Emmanuelle Bouilhaguet wholeheartedly agrees. She adds that players like Netflix have torn up the rulebook for the market. This American platform is now buying series that are struggling to find an audience locally. Netflix is on the lookout for original pieces and has opened up the market for series addressed primarily at niche markets. That said, although the arrival of these new players offers new opportunities and facilitates growth in the television series market, Emmanuelle Bouilhaguet reveals that she is less optimistic about the future. In fact, there is a risk that we may be witnessing the weakening of national broadcasters in favour of transnational platforms. Netflix is increasingly requiring sale of all broadcasting rights for the series it acquires, which poses the risk of generating less favourable conditions for producers and creators, in terms of both resources and exposure.
For his part, Pascal Rogard is convinced that new platforms like Netflix and Hulu will eventually lead to the weakening of national broadcasters and eventually reduce competition on the European market.
Vincent Leclercq confirms that these platforms have profoundly disrupted the model of televisual creation. Their goal is to acquire exclusive content (generally for reasonably long periods) for which they own all rights. This new model therefore casts new doubt upon the role of the independent producer. Producers’ attitudes, he notes, are currently somewhat ambiguous. Platforms like Netflix “offer new opportunities to produce and therefore to sell, opportunities that are very difficult to pass up under today’s conditions”. At the same time, these new operators cast serious doubt upon the established production model that has existed, in France for instance, for the past 25 years.
The Role of Brussels
Pascal Rogard points the finger at Brussels for this problem. The European Community has shown itself to be incapable of implementing a development project for fiction that creators can subscribe to. “Support for creativity is not seen in a positive light.” Pascal Rogard notes that a French film shot in France will never be in competition with an English or Danish film. The quality is compounded, and “if viewers are going to see more Danish films, it’s likely that they will also go to see more French films.” This principle applies to series, too.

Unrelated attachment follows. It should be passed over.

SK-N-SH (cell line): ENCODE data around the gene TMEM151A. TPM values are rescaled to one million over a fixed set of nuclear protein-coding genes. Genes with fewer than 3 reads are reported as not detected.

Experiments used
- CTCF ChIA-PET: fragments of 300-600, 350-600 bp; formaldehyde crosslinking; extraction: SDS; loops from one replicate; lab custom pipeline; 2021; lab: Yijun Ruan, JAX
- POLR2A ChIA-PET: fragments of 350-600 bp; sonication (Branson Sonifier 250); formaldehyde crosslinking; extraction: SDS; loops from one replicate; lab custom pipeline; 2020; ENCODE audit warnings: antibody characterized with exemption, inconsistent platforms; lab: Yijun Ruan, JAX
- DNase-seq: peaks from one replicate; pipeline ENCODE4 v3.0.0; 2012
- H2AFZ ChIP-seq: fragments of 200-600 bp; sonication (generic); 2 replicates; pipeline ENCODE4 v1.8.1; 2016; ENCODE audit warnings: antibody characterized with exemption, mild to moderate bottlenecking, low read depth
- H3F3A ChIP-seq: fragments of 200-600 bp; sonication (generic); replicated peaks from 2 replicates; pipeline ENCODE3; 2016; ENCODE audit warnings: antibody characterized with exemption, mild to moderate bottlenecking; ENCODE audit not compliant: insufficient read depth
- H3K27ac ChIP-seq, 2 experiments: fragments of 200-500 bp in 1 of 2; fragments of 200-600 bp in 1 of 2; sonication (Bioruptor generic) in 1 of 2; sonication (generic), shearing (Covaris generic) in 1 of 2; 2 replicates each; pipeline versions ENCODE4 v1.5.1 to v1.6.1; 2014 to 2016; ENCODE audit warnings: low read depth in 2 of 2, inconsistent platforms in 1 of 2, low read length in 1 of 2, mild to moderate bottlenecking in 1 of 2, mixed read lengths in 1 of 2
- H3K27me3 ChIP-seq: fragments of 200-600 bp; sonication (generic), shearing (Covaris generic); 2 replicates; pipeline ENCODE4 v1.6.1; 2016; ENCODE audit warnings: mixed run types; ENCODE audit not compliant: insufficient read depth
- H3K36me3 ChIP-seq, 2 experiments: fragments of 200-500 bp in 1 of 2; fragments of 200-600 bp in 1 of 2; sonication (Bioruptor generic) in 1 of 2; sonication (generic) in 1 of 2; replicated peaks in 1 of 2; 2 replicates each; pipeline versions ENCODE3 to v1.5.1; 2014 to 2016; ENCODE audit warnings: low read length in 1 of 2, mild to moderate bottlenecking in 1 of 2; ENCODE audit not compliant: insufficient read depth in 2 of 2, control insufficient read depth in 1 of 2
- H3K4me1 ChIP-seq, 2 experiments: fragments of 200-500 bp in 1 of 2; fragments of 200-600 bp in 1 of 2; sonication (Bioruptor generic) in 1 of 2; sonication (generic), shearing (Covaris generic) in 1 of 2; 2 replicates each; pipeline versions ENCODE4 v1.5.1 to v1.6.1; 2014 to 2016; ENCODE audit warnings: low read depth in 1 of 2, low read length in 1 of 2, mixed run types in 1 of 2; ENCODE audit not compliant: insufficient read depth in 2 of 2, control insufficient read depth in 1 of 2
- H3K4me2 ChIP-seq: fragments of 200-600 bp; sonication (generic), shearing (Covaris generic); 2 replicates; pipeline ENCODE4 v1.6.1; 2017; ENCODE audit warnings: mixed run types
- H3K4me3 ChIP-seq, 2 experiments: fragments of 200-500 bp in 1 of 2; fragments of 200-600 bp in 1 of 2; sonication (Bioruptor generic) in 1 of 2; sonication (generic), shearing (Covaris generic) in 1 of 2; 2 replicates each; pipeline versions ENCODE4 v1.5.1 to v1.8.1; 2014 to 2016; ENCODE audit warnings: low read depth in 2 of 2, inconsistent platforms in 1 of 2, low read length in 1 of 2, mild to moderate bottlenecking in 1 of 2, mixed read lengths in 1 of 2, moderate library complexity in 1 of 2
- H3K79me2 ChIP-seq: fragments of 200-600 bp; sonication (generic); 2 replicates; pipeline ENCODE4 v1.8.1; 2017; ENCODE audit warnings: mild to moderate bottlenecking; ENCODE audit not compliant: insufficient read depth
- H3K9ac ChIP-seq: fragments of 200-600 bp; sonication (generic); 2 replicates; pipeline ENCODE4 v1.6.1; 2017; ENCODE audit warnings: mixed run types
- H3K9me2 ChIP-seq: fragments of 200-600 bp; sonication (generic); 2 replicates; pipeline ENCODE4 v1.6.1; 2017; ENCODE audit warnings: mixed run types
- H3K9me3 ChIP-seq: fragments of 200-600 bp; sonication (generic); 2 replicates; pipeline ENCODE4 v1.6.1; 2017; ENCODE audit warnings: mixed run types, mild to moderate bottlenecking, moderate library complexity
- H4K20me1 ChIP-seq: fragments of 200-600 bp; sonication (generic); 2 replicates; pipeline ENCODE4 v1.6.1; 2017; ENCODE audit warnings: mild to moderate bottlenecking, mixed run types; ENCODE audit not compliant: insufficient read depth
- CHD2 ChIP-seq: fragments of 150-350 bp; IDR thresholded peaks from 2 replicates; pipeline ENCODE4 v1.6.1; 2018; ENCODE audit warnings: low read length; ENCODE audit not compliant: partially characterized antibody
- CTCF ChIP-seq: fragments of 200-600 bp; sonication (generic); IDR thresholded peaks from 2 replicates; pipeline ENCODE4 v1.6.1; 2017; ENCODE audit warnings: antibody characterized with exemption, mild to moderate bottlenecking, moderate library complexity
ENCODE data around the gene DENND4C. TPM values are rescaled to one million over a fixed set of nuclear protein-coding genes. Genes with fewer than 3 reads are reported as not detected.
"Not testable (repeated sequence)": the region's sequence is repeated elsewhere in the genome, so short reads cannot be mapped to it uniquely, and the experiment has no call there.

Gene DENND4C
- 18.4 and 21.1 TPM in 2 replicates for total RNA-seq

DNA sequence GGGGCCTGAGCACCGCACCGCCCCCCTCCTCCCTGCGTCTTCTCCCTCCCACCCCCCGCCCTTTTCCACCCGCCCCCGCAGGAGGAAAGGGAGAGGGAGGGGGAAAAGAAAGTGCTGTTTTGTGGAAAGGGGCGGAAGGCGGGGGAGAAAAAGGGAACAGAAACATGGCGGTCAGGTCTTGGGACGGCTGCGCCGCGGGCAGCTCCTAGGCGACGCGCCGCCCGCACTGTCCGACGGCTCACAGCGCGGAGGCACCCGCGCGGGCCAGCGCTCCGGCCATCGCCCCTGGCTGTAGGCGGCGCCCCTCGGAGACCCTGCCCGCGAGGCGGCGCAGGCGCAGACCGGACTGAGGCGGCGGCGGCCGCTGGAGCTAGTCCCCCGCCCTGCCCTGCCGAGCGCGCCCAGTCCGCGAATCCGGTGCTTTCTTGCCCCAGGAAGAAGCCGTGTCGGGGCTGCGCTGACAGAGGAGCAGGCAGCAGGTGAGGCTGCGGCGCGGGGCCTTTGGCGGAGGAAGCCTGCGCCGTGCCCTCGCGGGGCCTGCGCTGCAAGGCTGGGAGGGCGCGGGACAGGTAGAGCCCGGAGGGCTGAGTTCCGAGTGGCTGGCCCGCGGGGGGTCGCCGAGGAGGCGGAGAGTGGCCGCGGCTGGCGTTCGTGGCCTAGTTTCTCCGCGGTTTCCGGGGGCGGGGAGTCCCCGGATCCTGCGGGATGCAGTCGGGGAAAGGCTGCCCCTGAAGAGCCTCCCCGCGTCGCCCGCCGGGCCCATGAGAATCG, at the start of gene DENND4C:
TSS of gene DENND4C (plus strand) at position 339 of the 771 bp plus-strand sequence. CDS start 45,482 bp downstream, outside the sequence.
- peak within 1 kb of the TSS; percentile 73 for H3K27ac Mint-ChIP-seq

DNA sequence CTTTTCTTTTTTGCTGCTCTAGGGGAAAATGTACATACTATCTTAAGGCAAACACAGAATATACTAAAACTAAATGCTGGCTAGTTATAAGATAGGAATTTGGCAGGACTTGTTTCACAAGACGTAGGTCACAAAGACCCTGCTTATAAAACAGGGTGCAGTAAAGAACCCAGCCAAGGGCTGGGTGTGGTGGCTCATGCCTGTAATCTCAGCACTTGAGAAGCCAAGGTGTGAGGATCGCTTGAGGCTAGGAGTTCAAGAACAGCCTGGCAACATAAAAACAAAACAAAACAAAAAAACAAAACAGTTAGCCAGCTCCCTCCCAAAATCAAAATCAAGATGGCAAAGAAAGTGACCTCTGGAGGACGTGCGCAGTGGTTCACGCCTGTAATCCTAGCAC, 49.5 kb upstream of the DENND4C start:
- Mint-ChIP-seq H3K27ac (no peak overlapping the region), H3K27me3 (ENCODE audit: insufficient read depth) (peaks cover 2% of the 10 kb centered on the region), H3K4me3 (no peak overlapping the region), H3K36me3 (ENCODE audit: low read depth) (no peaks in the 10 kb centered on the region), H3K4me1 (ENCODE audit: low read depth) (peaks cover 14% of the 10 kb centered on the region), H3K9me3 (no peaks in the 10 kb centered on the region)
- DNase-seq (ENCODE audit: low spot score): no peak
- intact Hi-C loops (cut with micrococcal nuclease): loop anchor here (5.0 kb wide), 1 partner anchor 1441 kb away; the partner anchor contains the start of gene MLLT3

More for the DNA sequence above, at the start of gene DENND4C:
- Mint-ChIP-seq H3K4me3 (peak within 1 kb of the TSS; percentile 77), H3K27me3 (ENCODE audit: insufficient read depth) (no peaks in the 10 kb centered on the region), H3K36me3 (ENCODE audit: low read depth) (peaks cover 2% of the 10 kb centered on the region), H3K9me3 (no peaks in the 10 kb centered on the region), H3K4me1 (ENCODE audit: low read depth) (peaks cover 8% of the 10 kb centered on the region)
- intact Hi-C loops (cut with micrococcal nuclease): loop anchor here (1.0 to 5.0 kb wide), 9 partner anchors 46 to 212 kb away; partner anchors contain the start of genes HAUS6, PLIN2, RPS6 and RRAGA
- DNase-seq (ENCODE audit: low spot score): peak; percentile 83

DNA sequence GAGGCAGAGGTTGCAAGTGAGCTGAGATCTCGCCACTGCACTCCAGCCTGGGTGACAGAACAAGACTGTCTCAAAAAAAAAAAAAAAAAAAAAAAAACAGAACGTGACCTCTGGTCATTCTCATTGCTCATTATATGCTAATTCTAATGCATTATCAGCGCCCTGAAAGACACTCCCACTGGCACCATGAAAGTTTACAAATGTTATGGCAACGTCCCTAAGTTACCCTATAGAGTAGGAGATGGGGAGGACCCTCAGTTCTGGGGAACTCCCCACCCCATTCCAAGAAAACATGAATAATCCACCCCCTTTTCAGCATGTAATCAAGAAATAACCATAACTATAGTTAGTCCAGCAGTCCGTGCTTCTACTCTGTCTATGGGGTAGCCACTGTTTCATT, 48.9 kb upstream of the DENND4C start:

Bénédicte Lesage returns to the issue of financing, which was discussed earlier. These days, when a co-production is launched, the producer is confronted with an incalculable number of parameters: CNC regulations, the regulations of the countries involved, tax credit mechanisms, etc. The combined force of these sometimes incoherent and farfetched regulations stifles creativity, as the producers are often more concerned with purely financial aspects than artistic ones. The compatibility of the innumerable rules in force on European territory remains an issue.
Vincent Leclercq cannot help but agree with this. An effort must be made to simplify the rules, particularly where tax credits are concerned. “On a European level, we have allowed an incredible and uncontrolled overlap to develop between the different tax credits.” In other words, we have allowed “the finances to overtake the art”.
Finally, only the issue of remuneration for writers remains. Pascal Rogard points out that there is no proportional remuneration mechanism in place either in Italy or in Germany. In these countries, writers do not enjoy the full proceeds of their creations’ success in export. The French system for authors’ rights is unique in Europe, in terms of both its protection mechanisms and its financial remuneration mechanisms. “It is more necessary now than ever that authors’ rights be standardised on a European scale.”
Unfortunately, it must be noted that there is no great public interest in this matter.